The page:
The company said that active customers had their sFTP credentials (for file transfers), and the usernames and passwords for their WordPress databases, which store all the user’s content, exposed in the breach. In some cases, the customer’s SSL (HTTPS) private key was exposed, which if abused could allow an attacker to impersonate a customer’s website or services.

GoDaddy said it’s reset customer WordPress passwords and private keys, and is in the process of replacing new SSL certificates.

The web host has more than 20 million customers worldwide. A spokesperson for GoDaddy did not immediately comment.

Read more:

Mark Cuban and former Oculus CEO back 3D e-commerce startup VNTANA

As Facebook and Apple charge headlong into a more 3D future for the consumer web with big plans for mixed reality headsets, most web content out there is still firmly 2D. And while some are pushing for a completely separate “metaverse” where 3D content lives, that’s likely going to be a hard sell for existing web platforms who want to invest resources where the users are today.

VNTANA builds a content management system which helps e-commerce retailers show off products on their sites in glorious 3D, while also allowing users to view objects in augmented reality and try items on virtually. The startup, founded back in 2012, has had a central focus on 3D content for years but has shifted its attention from bringing holograms to live events pre-pandemic to bringing 3D content to storefronts across the web.

“It was always about creating this interactive way for consumers to engage with their products in meaningful ways,” CEO Ashley Crowder says.

The startup tells TechCrunch it has raised $12.5 million in Series A funding across multiple raises. Backers of the startup’s latest fundings include Mark Cuban, former Oculus CEO Brendan Iribe, Flexport and Anorak Ventures, among others. The company announced a $6 million seed round back in 2019.

The startup’s software suite includes products which optimize large 3D files for quicker loading times so consumers can view every angle of a new product while also allowing e-commerce platforms to leverage the 3D files they already own to craft 2D digitally rendered showroom images and videos, saving time and money on marketing. The company has recently partnered with wholesale management platform Joor and software maker PTC to build out its reach.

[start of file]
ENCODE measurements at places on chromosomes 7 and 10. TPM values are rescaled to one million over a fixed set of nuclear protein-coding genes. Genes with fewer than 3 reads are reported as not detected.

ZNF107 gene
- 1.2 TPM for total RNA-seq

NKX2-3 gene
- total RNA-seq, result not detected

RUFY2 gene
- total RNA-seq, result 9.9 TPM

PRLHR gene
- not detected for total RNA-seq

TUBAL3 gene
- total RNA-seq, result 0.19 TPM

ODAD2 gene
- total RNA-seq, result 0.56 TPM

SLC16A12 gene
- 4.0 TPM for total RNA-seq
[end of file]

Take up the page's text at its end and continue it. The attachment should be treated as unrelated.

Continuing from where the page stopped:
Consumers can leverage the startup’s software to get a sense of an object’s size and real-world appearance in their physical space with augmented reality before making a purchase, something that can lead to fewer returned items, Crowder says.

Despite some major announcements from Apple, Google and Facebook, the developer opportunity for augmented reality has been more limited than many investors in the space expected when the wave of interest first kicked off several years ago. Websites have been slow to embrace 3D content for its own sake, but players like VNTANA have found opportunities to ship experiences that use 3D content to solve known issue for e-commerce retailers while setting them up to be ready for an AR/VR future.

After a proxy fight victory, it’s time for Box to make some bold moves

Throughout its history as a public company, Box has had a bit of a bumpy ride. The company was founded back in 2005 as a simple consumer file sharing service, but shifted a few years later to focus on enterprise and build a modern content management system for the still-developing cloud and mobile world.

Once a Silicon Valley startup darling, Box fell hard after filing its S-1 to go public in 2015 as people questioned its cash burn rate. That led to its IPO being delayed for months, perhaps a sign of the struggles it would have finding traction in the market in later years. Most recently, Box had a proxy battle with one of its larger shareholders, Starboard Value, which the company eventually won.

It is now a pivotal moment for the cloud content management company. Box has a $500 million investment from KKR, which means it has funds to buy some small companies, fill in the product road map and perhaps fuel some inorganic growth, as it did when it bought e-signature company SignRequest in February.

Box has been on a bit of a revenue roll as well, in recent quarters. After posting 13.6% growth in in the third quarter of FY20, it began a downward trend that saw growth drop to 8.3% in the fourth quarter of FY21. That was when Starboard decided to pick its proxy fight. But Box came off the mat from that nadir, beginning a slow upward trajectory that its management is projecting will continue for the next few quarters.

Box revenue growth and projections.

Image Credits: Box

This chart doesn’t detail huge growth, but it shows growth all the same. Co-founder and CEO Aaron Levie has faced down trouble before, and he took a mostly conciliatory tone when it came to his detractors, admitting that there was much to learn and he’s always been about improving the company.

We spoke to Levie about his trials and tribulations and where he expects to take his company from here.

Onward through it all

The last year hasn’t been easy for Levie as leader of a company in the midst of a proxy battle, but the CEO says he has not lost his optimism or his enthusiasm for the job. That is impressive when you consider he started the company in a dorm room at USC in 2005 — he’s been working on Box his entire adult life.

“If there’s one thread that runs through any difficult situation we’ve ever been in, it’s actually just my sheer excitement and optimism for the future. And I have that optimism about technology in general and its impact on the world, and what it can do for us. I have that even more so for Box, specifically, and the opportunity around what we’re building,” Levie told TechCrunch.